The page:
Choosing Root Canal Therapy To Keep A Natural Smile
Much has been said and written about root canal therapy. Strangely though even in light of all the accurate facts available online and offline today, root canal still remains one of the most misconceived and misunderstood dental procedures. For example, it is often thought that the procedure is extremely painful. This is of course, not true. When done by a professional and with the use of local anesthetic as well as proper sedation, the process is pain-free. Even in cases where a patient complains of pain, it is important to note that the pain felt comes from the infection, not canal therapy. In short, canal therapy never causes pain. In fact, it alleviates it.
What Does The Procedure Entail?
‘Root canal’ refers to the natural cavity located at the center of your tooth. It has a soft area referred to as the pulp chamber. Your tooth’s nerves lie within the chamber. That explains why the area is extremely sensitive to touch, heat and cold. Once infected, pain becomes inevitable. Note that a tooth’s nerve is not extremely vital to the general health and wellness of your tooth once it has grown outside the gum. The nerve’s only function is sensory – that is it provides the sensation of hot or cold. Its absence or presence will not in any way affect the normal functions of your tooth.
Who Needs Root Canal Therapy?
Your tooth’s tissue or pulp can get damaged. It can then break down, making a perfect ground for bacteria to thrive and multiply inside the chamber. This can easily lead to abscessed tooth. Abscess in this case refers to a puss filled pocket which forms at the very end of the root of the affected tooth. Once infection spreads past the roots, an abscess becomes inevitable.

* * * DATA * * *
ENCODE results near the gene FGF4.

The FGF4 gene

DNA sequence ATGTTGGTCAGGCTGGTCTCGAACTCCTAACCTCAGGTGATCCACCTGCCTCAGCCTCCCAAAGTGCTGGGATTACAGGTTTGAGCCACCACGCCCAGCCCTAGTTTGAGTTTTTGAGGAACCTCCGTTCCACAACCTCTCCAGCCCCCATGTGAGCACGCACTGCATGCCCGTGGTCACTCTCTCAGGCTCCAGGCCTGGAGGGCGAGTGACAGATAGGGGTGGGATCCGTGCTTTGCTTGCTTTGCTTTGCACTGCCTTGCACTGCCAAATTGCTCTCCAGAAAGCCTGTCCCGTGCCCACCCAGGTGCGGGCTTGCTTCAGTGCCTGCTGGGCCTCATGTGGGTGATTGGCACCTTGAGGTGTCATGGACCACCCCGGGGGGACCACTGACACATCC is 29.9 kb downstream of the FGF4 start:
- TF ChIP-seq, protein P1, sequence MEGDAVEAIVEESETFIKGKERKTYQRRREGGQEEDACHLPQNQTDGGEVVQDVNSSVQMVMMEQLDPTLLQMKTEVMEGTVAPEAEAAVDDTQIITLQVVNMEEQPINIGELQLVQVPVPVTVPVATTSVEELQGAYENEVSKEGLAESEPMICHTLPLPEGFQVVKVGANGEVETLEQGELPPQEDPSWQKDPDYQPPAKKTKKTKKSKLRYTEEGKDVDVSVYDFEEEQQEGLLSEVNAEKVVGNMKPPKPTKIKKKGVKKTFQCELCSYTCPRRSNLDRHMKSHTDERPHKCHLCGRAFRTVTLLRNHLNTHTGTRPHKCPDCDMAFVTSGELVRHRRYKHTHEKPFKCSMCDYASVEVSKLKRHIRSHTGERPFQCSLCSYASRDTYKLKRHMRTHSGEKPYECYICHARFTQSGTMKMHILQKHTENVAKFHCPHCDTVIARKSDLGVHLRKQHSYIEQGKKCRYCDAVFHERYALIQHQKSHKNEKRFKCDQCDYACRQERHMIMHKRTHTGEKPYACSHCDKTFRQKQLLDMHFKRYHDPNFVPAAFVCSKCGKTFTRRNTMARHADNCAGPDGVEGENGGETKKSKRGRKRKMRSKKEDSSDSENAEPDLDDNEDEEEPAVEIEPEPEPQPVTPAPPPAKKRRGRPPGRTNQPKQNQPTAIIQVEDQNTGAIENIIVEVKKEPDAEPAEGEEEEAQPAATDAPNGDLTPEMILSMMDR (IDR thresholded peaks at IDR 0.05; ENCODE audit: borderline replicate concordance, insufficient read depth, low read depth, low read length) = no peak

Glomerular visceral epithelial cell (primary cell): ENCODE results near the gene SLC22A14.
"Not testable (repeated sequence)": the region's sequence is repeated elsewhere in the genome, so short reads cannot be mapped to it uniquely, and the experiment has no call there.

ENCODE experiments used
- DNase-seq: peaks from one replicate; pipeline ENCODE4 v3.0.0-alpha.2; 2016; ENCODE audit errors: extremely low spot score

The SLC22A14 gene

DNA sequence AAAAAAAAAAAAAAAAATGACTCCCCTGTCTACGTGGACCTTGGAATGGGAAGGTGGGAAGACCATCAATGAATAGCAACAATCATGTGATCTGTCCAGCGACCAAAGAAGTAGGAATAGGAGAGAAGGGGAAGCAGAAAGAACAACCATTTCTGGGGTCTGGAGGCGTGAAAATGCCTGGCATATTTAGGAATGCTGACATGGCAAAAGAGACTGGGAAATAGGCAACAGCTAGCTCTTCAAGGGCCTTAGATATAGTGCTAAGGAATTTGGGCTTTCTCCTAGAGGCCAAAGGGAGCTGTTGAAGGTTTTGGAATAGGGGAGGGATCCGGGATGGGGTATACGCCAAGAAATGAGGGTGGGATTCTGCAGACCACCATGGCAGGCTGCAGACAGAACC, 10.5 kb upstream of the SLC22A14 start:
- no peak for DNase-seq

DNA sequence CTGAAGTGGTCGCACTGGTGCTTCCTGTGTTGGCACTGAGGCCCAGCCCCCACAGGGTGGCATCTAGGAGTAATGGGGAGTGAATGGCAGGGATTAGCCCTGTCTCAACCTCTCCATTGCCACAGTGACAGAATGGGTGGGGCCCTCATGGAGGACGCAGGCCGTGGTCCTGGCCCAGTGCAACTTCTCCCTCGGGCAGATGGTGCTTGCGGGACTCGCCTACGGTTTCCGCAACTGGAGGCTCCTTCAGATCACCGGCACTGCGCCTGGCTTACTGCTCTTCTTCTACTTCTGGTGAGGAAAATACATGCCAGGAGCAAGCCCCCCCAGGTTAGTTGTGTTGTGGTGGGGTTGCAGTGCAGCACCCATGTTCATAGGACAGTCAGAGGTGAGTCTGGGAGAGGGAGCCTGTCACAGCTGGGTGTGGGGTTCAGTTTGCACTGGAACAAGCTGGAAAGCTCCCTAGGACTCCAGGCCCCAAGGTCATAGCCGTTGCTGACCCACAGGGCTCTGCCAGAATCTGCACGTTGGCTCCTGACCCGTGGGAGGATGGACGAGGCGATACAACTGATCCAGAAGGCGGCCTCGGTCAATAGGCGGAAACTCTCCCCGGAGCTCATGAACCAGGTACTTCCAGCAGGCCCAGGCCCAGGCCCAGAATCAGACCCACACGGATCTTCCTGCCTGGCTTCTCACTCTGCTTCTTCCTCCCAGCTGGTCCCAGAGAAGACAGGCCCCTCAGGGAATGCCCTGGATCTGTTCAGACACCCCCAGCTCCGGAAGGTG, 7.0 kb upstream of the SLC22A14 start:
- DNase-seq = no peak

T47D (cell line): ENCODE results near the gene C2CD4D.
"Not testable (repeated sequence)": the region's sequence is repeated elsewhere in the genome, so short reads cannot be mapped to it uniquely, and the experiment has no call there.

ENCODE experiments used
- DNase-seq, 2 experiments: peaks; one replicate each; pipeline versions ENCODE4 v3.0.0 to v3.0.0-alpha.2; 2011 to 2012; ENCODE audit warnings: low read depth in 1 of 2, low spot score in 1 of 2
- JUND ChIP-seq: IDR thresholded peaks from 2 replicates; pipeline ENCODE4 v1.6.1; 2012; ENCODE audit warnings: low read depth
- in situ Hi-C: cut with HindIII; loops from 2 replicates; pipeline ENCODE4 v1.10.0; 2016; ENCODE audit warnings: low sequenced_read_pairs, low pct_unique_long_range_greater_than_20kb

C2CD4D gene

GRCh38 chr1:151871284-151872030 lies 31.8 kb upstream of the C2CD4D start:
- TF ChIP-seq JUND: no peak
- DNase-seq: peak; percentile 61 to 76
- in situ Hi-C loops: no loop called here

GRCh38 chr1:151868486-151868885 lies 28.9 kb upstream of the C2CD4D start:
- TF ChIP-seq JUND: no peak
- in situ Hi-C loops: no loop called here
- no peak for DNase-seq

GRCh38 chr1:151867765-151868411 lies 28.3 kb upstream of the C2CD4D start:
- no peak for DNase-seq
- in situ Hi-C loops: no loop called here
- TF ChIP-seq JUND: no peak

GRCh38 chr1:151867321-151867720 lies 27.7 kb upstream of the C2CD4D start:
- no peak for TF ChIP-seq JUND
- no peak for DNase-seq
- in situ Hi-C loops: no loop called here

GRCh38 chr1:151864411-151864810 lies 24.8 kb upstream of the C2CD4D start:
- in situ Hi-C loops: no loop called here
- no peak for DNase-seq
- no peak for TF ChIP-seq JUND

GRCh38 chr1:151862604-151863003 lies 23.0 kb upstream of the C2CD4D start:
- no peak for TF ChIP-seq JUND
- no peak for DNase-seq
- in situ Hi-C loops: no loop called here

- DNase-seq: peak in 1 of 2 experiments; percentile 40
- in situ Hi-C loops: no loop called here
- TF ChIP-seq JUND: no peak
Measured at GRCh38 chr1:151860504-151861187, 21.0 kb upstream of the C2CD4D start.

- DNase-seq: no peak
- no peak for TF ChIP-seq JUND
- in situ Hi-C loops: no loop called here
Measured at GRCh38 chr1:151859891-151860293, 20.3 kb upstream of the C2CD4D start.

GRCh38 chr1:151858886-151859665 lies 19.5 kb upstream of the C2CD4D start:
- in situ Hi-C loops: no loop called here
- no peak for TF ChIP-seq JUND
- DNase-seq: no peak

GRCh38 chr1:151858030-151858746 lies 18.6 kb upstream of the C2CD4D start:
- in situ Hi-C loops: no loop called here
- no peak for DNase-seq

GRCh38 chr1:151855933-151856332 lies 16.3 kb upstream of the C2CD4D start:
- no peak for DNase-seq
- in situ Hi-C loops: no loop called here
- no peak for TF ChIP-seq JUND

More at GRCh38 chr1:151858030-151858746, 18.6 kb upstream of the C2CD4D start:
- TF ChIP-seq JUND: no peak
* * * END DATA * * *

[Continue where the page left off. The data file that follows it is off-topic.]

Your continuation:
How Long Does it Take?
Like other advanced dental procedures, root canal therapy is not a one day procedure. It starts with examinations and x-rays before your dentist decides how the affected tooth should be treated. The affected area must be kept dry and saliva free using a rubber dam. Your dentist will then drill an access hole into the tooth. The hole is vital since the decayed nerve, the bacteria and other debris will be removed through it. Root canal files will be used to clean canal alongside sodium or water which you will use to flush away debris.
What To Expect After The Procedure
Expect your teeth to feel sensitive after root canal therapy. This happens because of natural tissue inflammation. It happens especially if there was infection of pain before the procedure. The sensitivity should not worry out it usually lasts for just a day. It can also be treated using over the counter drugs such as ibuprofen.
Are There Alternatives?
After examining your condition, your dentist may recommend other alternatives like a dental bridge or even an implant. A removable partial denture is also a good alternative. All these alternatives can restore chewing function and at the same time, prevent adjacent teeth from shifting. Unfortunately, these alternatives are more expensive than root canal therapy. They are also time consuming and more often than not, they call for additional dental procedures to supporting tissues and adjacent teeth.